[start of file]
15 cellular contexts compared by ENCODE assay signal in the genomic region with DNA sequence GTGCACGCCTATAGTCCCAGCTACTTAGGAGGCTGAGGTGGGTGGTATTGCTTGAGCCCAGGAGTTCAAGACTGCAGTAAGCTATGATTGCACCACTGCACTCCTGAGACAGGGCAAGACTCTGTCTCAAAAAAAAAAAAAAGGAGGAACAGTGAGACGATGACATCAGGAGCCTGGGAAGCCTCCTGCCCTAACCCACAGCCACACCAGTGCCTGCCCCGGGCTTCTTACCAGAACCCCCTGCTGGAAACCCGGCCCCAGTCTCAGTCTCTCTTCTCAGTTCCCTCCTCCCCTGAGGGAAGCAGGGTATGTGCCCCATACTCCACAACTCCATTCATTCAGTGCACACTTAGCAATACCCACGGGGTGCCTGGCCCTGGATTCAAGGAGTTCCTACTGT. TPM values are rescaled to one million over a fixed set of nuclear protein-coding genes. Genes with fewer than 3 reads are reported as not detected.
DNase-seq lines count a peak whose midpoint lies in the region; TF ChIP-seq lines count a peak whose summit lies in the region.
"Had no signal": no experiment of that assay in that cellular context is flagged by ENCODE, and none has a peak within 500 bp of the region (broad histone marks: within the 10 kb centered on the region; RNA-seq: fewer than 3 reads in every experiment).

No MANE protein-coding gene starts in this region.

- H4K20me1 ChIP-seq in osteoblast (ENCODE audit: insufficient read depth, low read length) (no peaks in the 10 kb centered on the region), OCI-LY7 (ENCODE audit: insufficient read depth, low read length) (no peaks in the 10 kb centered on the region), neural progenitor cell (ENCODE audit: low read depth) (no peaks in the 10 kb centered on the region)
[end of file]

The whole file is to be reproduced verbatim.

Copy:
15 cellular contexts compared by ENCODE assay signal in the genomic region with DNA sequence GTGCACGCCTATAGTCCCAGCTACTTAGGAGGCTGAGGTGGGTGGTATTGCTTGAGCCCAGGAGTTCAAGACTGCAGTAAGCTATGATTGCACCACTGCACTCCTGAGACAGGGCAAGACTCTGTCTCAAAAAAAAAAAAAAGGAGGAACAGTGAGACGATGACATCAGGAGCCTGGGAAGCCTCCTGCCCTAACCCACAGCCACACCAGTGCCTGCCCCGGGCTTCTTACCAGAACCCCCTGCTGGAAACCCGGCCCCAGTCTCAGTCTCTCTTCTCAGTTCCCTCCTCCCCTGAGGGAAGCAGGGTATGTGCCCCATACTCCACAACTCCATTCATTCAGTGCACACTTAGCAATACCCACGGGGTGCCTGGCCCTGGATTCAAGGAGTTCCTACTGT. TPM values are rescaled to one million over a fixed set of nuclear protein-coding genes. Genes with fewer than 3 reads are reported as not detected.
DNase-seq lines count a peak whose midpoint lies in the region; TF ChIP-seq lines count a peak whose summit lies in the region.
"Had no signal": no experiment of that assay in that cellular context is flagged by ENCODE, and none has a peak within 500 bp of the region (broad histone marks: within the 10 kb centered on the region; RNA-seq: fewer than 3 reads in every experiment).

No MANE protein-coding gene starts in this region.

- H4K20me1 ChIP-seq in osteoblast (ENCODE audit: insufficient read depth, low read length) (no peaks in the 10 kb centered on the region), OCI-LY7 (ENCODE audit: insufficient read depth, low read length) (no peaks in the 10 kb centered on the region), neural progenitor cell (ENCODE audit: low read depth) (no peaks in the 10 kb centered on the region)